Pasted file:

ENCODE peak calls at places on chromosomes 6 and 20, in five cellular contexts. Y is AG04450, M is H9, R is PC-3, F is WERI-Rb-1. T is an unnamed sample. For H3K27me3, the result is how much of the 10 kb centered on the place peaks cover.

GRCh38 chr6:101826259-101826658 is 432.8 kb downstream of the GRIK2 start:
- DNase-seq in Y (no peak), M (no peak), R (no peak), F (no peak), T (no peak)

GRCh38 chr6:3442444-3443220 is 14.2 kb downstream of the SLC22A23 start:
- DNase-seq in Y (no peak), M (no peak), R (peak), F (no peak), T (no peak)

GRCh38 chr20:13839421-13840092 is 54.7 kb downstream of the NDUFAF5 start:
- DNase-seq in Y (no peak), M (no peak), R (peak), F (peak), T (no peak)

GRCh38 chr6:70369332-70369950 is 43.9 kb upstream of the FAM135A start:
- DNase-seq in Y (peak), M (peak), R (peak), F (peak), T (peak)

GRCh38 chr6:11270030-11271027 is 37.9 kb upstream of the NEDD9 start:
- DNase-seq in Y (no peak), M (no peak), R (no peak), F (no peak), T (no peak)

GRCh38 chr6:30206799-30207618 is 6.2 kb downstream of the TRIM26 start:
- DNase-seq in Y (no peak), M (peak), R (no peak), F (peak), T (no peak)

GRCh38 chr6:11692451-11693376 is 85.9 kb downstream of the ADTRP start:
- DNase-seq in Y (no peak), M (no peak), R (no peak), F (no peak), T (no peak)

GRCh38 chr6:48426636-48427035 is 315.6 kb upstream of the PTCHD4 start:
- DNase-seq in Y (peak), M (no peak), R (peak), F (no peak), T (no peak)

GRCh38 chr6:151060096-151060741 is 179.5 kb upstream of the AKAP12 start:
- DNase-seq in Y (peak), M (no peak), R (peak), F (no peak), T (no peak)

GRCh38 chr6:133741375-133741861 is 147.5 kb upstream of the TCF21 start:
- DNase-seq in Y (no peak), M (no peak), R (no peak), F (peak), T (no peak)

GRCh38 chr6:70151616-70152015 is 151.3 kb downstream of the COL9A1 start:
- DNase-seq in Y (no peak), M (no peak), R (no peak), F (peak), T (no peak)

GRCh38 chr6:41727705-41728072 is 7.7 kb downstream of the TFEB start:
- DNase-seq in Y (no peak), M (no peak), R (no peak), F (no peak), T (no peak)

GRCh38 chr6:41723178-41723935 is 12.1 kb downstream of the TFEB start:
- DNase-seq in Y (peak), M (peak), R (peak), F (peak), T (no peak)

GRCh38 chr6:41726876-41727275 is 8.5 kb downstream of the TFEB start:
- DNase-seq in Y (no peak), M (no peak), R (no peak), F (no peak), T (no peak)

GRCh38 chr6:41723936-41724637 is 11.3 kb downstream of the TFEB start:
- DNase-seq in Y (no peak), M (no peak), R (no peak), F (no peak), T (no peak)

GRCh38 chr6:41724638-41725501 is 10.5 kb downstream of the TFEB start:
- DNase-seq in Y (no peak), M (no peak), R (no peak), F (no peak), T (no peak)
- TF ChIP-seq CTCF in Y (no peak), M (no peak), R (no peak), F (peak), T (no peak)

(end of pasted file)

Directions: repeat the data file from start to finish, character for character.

ENCODE peak calls at places on chromosomes 6 and 20, in five cellular contexts. Y is AG04450, M is H9, R is PC-3, F is WERI-Rb-1. T is an unnamed sample. For H3K27me3, the result is how much of the 10 kb centered on the place peaks cover.

GRCh38 chr6:101826259-101826658 is 432.8 kb downstream of the GRIK2 start:
- DNase-seq in Y (no peak), M (no peak), R (no peak), F (no peak), T (no peak)

GRCh38 chr6:3442444-3443220 is 14.2 kb downstream of the SLC22A23 start:
- DNase-seq in Y (no peak), M (no peak), R (peak), F (no peak), T (no peak)

GRCh38 chr20:13839421-13840092 is 54.7 kb downstream of the NDUFAF5 start:
- DNase-seq in Y (no peak), M (no peak), R (peak), F (peak), T (no peak)

GRCh38 chr6:70369332-70369950 is 43.9 kb upstream of the FAM135A start:
- DNase-seq in Y (peak), M (peak), R (peak), F (peak), T (peak)

GRCh38 chr6:11270030-11271027 is 37.9 kb upstream of the NEDD9 start:
- DNase-seq in Y (no peak), M (no peak), R (no peak), F (no peak), T (no peak)

GRCh38 chr6:30206799-30207618 is 6.2 kb downstream of the TRIM26 start:
- DNase-seq in Y (no peak), M (peak), R (no peak), F (peak), T (no peak)

GRCh38 chr6:11692451-11693376 is 85.9 kb downstream of the ADTRP start:
- DNase-seq in Y (no peak), M (no peak), R (no peak), F (no peak), T (no peak)

GRCh38 chr6:48426636-48427035 is 315.6 kb upstream of the PTCHD4 start:
- DNase-seq in Y (peak), M (no peak), R (peak), F (no peak), T (no peak)

GRCh38 chr6:151060096-151060741 is 179.5 kb upstream of the AKAP12 start:
- DNase-seq in Y (peak), M (no peak), R (peak), F (no peak), T (no peak)

GRCh38 chr6:133741375-133741861 is 147.5 kb upstream of the TCF21 start:
- DNase-seq in Y (no peak), M (no peak), R (no peak), F (peak), T (no peak)

GRCh38 chr6:70151616-70152015 is 151.3 kb downstream of the COL9A1 start:
- DNase-seq in Y (no peak), M (no peak), R (no peak), F (peak), T (no peak)

GRCh38 chr6:41727705-41728072 is 7.7 kb downstream of the TFEB start:
- DNase-seq in Y (no peak), M (no peak), R (no peak), F (no peak), T (no peak)

GRCh38 chr6:41723178-41723935 is 12.1 kb downstream of the TFEB start:
- DNase-seq in Y (peak), M (peak), R (peak), F (peak), T (no peak)

GRCh38 chr6:41726876-41727275 is 8.5 kb downstream of the TFEB start:
- DNase-seq in Y (no peak), M (no peak), R (no peak), F (no peak), T (no peak)

GRCh38 chr6:41723936-41724637 is 11.3 kb downstream of the TFEB start:
- DNase-seq in Y (no peak), M (no peak), R (no peak), F (no peak), T (no peak)

GRCh38 chr6:41724638-41725501 is 10.5 kb downstream of the TFEB start:
- DNase-seq in Y (no peak), M (no peak), R (no peak), F (no peak), T (no peak)
- TF ChIP-seq CTCF in Y (no peak), M (no peak), R (no peak), F (peak), T (no peak)